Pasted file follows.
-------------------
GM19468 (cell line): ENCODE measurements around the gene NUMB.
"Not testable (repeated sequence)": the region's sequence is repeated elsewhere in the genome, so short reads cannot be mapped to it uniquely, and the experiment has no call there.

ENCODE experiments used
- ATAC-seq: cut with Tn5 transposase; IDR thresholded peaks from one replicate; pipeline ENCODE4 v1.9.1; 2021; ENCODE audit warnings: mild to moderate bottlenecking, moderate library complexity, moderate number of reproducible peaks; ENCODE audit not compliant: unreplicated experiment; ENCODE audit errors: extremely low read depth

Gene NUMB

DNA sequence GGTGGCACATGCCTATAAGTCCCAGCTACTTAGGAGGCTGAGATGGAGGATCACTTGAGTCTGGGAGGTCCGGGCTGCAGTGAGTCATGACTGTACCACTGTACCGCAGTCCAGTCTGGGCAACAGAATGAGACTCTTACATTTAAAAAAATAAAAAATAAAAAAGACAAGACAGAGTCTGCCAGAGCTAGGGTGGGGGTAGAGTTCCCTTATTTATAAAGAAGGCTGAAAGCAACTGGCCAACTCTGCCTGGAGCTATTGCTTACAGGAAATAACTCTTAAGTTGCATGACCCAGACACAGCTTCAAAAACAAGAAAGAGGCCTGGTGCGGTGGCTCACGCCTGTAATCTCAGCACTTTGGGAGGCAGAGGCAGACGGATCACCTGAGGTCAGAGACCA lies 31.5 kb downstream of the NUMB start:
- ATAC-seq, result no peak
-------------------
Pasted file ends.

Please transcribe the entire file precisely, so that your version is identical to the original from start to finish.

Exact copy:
GM19468 (cell line): ENCODE measurements around the gene NUMB.
"Not testable (repeated sequence)": the region's sequence is repeated elsewhere in the genome, so short reads cannot be mapped to it uniquely, and the experiment has no call there.

ENCODE experiments used
- ATAC-seq: cut with Tn5 transposase; IDR thresholded peaks from one replicate; pipeline ENCODE4 v1.9.1; 2021; ENCODE audit warnings: mild to moderate bottlenecking, moderate library complexity, moderate number of reproducible peaks; ENCODE audit not compliant: unreplicated experiment; ENCODE audit errors: extremely low read depth

Gene NUMB

DNA sequence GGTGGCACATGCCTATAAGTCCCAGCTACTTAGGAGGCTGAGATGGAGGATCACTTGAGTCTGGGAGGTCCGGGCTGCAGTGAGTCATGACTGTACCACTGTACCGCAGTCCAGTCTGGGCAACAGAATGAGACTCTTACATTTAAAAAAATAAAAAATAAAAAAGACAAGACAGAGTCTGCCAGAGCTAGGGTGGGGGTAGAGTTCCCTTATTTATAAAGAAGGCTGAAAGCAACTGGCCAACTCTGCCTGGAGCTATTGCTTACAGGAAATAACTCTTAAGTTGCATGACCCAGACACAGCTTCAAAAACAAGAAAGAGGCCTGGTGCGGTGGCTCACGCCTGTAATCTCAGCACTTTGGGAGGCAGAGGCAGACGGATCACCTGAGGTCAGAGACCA lies 31.5 kb downstream of the NUMB start:
- ATAC-seq, result no peak